I have a public service announcement for all the celigaybies* out there:
I suspect that at least some of my readers wrestle with how to keep their families and manage those family members’ expectations of them. I suspect also that there are many for whom the reasons they choose celibacy are cloudy sometimes. I resonate with that very deeply; I’m simply trying to turn on some fans to disperse the smoke so that others might see clearly.
If you are gay & celibate because you think it’ll earn you enough brownie points to keep a relationship with your blood relatives, I can tell you first-hand that it doesn’t work that way all the time. It hasn’t preserved my relationship with one member of my family. Nothing I do, save for engaging in utter self-loathing, would likely satisfy this person.
My decision to remain chaste outside of heterosexual marriage revolves around what I read Scripture to say regarding the nature of sexual relationships and their relationship to marriage. Ultimately, this decision has to be mine, made with an understanding of what God expects (viz, sex is out of place unless one is married). To some folks, however, nothing will ever be enough.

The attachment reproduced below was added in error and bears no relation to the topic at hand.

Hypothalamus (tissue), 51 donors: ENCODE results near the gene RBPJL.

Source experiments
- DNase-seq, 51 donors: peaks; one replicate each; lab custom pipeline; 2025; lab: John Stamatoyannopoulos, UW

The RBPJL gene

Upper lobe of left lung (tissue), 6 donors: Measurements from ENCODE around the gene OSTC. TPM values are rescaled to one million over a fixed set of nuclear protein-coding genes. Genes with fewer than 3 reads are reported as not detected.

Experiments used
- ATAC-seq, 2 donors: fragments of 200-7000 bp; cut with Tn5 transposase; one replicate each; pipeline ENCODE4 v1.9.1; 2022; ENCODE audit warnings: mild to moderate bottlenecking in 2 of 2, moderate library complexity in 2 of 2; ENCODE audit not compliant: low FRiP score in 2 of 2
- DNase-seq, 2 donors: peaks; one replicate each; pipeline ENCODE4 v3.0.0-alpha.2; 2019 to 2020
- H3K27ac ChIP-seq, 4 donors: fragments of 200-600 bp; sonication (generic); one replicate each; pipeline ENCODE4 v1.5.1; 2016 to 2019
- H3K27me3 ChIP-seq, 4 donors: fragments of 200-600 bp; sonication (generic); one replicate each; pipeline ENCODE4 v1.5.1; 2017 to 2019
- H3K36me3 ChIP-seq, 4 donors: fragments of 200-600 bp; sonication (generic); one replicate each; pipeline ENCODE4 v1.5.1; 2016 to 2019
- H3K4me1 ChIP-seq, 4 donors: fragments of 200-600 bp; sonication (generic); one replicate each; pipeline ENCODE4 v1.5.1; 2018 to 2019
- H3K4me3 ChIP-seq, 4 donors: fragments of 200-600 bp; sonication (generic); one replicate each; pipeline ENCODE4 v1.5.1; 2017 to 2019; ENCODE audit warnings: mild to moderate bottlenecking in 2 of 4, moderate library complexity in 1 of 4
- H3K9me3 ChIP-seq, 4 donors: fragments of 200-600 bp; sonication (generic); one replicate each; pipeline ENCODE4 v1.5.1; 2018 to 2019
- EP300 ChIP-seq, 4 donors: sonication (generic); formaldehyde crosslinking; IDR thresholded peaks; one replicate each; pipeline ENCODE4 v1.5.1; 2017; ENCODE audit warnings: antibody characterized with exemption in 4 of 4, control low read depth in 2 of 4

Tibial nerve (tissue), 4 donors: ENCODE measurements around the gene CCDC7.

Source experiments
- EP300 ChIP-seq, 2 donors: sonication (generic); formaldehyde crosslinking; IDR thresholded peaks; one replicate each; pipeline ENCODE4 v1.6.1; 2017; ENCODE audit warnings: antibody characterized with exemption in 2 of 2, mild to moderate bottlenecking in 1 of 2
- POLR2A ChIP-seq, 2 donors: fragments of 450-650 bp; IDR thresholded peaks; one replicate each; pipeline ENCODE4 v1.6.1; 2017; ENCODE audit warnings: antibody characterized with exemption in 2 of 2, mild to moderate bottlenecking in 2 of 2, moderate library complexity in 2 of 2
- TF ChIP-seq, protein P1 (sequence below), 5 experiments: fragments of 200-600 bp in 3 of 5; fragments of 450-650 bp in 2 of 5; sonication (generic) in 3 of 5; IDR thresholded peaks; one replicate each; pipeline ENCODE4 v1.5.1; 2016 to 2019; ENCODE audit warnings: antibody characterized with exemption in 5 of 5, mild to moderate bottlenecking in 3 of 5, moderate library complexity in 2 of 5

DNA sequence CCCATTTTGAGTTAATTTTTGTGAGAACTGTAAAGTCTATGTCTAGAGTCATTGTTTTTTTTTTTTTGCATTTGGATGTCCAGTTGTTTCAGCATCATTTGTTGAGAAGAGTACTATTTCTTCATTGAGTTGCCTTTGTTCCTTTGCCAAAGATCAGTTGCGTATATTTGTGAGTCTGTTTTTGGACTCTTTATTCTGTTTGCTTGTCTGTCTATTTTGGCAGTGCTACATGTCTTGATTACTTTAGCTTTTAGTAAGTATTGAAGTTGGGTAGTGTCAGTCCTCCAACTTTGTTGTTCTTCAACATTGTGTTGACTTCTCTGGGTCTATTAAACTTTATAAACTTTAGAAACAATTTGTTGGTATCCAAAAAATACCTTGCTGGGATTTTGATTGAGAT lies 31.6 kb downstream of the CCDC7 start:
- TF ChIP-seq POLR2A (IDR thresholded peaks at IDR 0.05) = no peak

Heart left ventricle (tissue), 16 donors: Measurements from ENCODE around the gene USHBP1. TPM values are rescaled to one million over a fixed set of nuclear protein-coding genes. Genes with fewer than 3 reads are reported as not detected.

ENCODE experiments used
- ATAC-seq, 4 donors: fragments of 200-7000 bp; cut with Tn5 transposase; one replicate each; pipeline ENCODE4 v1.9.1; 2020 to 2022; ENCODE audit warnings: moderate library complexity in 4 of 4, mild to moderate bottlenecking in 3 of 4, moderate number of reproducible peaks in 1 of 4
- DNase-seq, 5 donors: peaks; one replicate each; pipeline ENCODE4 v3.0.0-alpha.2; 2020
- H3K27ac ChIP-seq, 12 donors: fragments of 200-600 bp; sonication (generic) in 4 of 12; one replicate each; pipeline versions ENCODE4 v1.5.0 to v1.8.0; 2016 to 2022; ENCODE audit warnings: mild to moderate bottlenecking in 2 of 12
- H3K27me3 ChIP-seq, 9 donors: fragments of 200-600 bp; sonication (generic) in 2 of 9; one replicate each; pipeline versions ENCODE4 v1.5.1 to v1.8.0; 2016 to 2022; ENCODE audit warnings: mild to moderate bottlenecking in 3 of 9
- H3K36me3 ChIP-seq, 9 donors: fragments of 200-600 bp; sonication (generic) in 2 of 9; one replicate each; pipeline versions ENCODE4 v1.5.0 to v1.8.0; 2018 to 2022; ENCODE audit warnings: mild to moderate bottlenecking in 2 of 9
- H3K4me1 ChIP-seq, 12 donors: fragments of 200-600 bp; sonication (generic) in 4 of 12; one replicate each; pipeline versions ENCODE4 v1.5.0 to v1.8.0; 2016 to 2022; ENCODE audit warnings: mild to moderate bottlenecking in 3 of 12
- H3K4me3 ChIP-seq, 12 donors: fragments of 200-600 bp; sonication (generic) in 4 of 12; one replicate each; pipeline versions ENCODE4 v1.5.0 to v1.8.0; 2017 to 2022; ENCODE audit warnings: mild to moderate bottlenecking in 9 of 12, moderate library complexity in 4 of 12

For those who think that shame is a grace (and my family member may or may not actually go that far, in fairness to them), holiness is found when one sees one as a low-down dirty sinner. There are at least two things wrong with this approach: first, by virtue of my baptism (my being united to Christ by faith, if baptism stuff weirds you out), I am not only a sinner and having that sort of view of oneself isn’t only psychologically harmful, it’s untrue to what God’s word says about me as a Christian. Second, Christ has removed my shame. He clothes me in His righteousness which is the appropriate covering for that shame. Shame is not a grace; shame is, instead, something that Jesus died to take from us.
*Celigaybies: I’m writing to celibate gay folks who are perhaps young in their being ‘out’ or who are in the early-ish stages of considering the broader implications for the intersection of their faith and sexuality.